Bottom line? “New” backlinks can help you identify fresh link building opportunities that you can tap into right away. They also help you see what’s working best in terms of link building right now.

“Lost” Backlinks

Lost backlinks is just like it sounds:

You get a list of pages that used to link to you… but recently removed your link.

Ahrefs – Lost backlinks

This is helpful for “Link Reclamation”… or getting lost links back.

For example, I recently lost this link:

Cision growth hack article backlink

Well, if I can find out why that person removed my link, I can sometimes get that link back.

That said: it’s normal to lose links. Sometimes scraper sites will delete a page. Or someone will update a post and remove your link because it’s no longer relevant. The idea here isn’t to obsess over lost links. Instead, use this as a way to get legitimate lost links back.

Note: Sometimes Ahrefs will show “link removed” even though the link is still there. So make sure to look at the page to confirm that your link was actually removed.

Chapter 4: Keywords Explorer

Keywords Explorer

Keywords Explorer is Ahrefs’ keyword research tool.

And it’s legit.

Why?

Because it gives you INSANE amounts of data on each keyword.

It’s like putting a magnifying glass (or a microscope) over a given keyword.

And in this chapter I’ll show you how to use Ahrefs for keyword research.

Keyword Overview

When you enter a keyword into Keywords Explorer, you’ll notice a bunch of cards above the fold:

Ahrefs – Keywords explorer – Overview

This is the “Overview” section that gives you a high-level overview of the term that you just searched for.

If you’ve ever used a keyword tool before, most of this stuff (like search volume and keyword competition) should be familiar to you.

Keyword difficulty and search volume

This overview is helpful when choosing a keyword for SEO… or quickly deciding between two different keywords.

But what makes Keywords Explorer unique is that you get to also see a keyword’s “Return Rate” (how often people search for a keyword more than once):

Ahrefs – Search volume – Return rate

Number of clicks:

Ahrefs – Number of clicks

Percentage of people that click on paid vs. organic results:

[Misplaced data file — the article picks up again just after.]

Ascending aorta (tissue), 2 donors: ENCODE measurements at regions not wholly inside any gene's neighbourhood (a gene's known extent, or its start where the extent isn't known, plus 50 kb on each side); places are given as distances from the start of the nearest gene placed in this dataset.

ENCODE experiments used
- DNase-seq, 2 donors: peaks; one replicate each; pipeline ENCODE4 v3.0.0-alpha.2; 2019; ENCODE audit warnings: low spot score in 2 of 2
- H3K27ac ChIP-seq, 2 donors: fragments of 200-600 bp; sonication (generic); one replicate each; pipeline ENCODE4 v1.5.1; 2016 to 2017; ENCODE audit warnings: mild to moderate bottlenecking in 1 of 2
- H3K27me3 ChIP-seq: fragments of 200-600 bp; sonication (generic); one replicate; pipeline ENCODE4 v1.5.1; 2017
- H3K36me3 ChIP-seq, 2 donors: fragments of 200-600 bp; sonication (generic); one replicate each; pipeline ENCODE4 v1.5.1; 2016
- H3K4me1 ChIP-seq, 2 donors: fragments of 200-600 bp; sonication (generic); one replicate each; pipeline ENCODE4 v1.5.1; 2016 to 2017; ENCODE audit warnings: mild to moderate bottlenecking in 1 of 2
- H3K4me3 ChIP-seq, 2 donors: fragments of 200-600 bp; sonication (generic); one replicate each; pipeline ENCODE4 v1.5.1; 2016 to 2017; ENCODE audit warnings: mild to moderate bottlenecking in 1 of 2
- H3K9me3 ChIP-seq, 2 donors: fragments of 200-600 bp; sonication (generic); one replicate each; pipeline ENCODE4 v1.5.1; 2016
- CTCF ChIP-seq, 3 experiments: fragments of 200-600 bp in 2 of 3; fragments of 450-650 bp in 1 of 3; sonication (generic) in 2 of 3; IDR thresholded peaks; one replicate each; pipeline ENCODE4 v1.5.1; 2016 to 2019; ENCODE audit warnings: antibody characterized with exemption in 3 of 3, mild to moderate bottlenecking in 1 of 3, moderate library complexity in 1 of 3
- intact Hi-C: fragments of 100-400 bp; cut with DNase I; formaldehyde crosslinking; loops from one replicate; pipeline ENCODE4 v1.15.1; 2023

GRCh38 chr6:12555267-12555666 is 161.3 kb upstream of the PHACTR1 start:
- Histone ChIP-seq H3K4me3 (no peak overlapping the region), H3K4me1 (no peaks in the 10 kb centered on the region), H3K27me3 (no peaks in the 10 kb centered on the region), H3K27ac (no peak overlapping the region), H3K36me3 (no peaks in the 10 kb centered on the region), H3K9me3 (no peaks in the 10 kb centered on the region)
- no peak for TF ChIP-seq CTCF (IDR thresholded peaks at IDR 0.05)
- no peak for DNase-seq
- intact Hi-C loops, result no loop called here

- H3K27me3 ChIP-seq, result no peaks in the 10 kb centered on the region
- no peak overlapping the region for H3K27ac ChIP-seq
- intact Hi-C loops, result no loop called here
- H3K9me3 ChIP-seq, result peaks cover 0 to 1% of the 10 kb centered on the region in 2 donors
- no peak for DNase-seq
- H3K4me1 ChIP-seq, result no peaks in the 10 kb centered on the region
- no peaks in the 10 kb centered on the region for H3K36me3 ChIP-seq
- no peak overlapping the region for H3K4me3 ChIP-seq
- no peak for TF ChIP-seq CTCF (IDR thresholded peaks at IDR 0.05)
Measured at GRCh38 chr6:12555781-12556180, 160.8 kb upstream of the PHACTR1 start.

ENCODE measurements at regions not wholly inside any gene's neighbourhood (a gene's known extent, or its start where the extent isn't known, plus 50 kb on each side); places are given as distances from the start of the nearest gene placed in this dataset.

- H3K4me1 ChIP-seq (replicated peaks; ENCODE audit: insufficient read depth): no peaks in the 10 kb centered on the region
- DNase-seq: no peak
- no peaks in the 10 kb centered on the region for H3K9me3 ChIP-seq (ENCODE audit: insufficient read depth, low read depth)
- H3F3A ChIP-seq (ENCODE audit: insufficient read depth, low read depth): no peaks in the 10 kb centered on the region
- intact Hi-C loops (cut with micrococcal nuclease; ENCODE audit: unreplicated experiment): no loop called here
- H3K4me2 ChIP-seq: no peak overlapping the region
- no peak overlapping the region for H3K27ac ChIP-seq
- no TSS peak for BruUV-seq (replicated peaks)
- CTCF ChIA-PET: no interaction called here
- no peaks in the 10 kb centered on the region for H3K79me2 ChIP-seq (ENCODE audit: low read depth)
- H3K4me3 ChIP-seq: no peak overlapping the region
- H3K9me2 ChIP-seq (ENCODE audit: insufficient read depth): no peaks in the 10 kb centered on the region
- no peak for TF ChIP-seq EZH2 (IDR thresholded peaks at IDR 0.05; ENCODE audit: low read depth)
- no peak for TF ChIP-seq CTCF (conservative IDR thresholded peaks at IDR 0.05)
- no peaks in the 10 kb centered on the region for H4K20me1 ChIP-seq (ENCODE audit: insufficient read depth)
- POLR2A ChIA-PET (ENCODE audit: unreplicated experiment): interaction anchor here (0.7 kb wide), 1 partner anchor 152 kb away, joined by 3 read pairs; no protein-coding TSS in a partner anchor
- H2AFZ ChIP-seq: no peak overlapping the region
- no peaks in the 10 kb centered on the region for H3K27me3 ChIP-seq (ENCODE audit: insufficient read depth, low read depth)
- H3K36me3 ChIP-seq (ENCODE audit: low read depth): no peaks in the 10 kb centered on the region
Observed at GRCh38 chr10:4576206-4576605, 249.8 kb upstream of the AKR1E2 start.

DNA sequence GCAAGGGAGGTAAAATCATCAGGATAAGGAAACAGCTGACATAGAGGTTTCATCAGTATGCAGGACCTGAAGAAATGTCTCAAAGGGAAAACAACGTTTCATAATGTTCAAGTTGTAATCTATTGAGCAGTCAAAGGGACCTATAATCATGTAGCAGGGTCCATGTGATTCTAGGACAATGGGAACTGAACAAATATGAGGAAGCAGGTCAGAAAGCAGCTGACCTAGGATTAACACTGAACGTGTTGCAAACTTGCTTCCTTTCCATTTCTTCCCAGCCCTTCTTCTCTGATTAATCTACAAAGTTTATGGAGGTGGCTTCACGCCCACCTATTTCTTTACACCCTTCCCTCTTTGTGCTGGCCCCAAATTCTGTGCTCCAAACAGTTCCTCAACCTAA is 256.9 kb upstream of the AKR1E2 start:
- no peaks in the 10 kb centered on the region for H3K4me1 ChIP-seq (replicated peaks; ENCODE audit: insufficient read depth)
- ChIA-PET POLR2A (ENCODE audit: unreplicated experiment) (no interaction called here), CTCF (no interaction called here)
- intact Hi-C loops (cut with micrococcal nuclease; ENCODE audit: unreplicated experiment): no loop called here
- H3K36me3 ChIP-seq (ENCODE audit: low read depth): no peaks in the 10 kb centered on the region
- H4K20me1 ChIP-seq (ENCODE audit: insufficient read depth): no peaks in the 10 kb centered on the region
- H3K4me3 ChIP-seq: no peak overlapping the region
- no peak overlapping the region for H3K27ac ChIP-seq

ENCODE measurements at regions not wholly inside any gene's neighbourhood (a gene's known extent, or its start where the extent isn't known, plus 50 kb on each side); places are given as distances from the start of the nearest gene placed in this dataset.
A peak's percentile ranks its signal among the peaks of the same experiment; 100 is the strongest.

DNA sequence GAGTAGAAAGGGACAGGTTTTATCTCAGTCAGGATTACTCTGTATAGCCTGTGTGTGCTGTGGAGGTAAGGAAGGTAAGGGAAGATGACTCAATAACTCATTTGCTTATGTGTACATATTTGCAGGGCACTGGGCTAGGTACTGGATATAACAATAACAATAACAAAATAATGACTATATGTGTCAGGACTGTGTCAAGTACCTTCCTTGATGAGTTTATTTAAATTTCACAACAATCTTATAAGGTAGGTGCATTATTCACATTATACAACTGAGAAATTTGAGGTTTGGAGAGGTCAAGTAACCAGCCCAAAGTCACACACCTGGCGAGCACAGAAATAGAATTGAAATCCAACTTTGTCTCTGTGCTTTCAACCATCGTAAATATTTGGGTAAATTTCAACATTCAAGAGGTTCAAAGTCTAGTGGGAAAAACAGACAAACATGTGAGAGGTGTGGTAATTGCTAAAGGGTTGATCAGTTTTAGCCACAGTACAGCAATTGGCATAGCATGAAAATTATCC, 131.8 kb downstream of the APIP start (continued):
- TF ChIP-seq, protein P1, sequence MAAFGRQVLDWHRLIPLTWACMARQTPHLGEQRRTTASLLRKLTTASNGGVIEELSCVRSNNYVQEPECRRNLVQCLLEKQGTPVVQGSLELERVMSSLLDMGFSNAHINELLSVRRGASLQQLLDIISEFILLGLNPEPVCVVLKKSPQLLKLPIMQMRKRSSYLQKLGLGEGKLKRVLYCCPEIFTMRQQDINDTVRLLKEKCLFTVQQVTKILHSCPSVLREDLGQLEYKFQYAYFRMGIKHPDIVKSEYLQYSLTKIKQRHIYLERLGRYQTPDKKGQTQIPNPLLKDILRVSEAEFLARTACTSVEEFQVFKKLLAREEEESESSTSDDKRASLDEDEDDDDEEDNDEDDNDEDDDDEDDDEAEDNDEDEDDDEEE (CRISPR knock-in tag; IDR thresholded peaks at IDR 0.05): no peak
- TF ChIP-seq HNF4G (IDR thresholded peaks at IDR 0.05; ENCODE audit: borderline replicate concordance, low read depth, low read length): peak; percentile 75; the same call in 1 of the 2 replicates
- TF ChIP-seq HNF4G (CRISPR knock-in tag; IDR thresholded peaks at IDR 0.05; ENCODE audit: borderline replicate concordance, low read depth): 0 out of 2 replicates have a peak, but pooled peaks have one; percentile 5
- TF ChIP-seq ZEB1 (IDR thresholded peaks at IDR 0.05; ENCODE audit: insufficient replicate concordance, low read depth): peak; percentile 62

Ahrefs – Paid vs organic clicks

And “Clicks per search”:

Ahrefs – Search volume – Clicks per search

Why is this stuff important?

Or, put another way: what’s wrong with just looking at a keyword’s search volume?

Here’s the explanation:

As you’ve probably noticed, Google has been adding more SERP features to the results every year.

Things like Featured Snippets, “People also ask…” boxes, additional ads, video carousels, and more.

Thanks largely to these new SERP features, according to Sparktoro, “no-click searches” are up significantly compared to last year.

Sparktoro – Data on no-click searches

Which means you can’t just go by a keyword’s search volume anymore. You also need to know how many people actually click on the organic results. Because in many cases, these two numbers are completely different.

For example, take a keyword like “Mount Everest height”.

According to Keywords Explorer, that term gets 4.5K searches per month.

Mount Everest height – Monthly searches

But those 4.5K searches only result in 763 clicks.

Mount Everest height – Clicks

Which is why many SEO professionals now focus more on “Clicks” over traditional search volume.

Keyword Ideas

This is a list of keyword ideas based on the seed keyword that you searched for.

Ahrefs – Keywords explorer – Keyword ideas

In my opinion Keywords Explorer isn’t great at generating new keyword ideas. It tends to pump out simple variations of your seed keyword:

Ahrefs – Keywords explorer – Similar keywords

But if you want to find long tail versions of your keyword, this feature isn’t bad.

Plus, you can hit the “All keyword ideas” link in the sidebar:

Ahrefs – All keyword ideas menu

Which sometimes bubbles up a handful of interesting keywords.

How to get backlinks – Keyword

SERP Overview

At the bottom of the page you’ll see information on the pages that rank in the SERPs for the keyword you’re looking at.

First, you have “SERP History”.

Ahrefs – Keywords explorer – SERP history

This is a breakdown of how the rankings have changed since Ahrefs started to collect data on that term (this starts in 2016 for most keywords).

That way, you get some context around how pages have come and gone from the first page.

You can also see how much the results tend to fluctuate over time.

As you can see above, the keyword “link building” has been pretty stable over the last 3+ years.

(And it’s been super stable over the last year).

But if you look at a keyword like “creatine”, the results are all over the place.

Ahrefs – SERP history – Creatine

Why is this helpful? Well, if you see a SERP that hasn’t budged over the last 12 months, the chances of you coming in and mixing things up is pretty low.

(Unless you have a super authoritative domain)

On the other hand, if you come across a volatile SERP, that means that Google hasn’t found 10 results that they like yet. Which means you have a chance of cracking the top 10.

In addition to SERP History, Ahrefs also breaks down the 10 results based on Domain Rating, URL Rating, number of backlinks and more.

Ahrefs – Keywords explorer – SERP overview

This is your typical SERP breakdown for SEO. The only interesting feature here is the “Top keyword“ column.

SERP overview – Top keyword

This shows you the keyword that brings that page the most organic traffic. In most cases, it’s the keyword that you’re analyzing. But in many cases, you’ll uncover a keyword that you wouldn’t have even thought of searching for.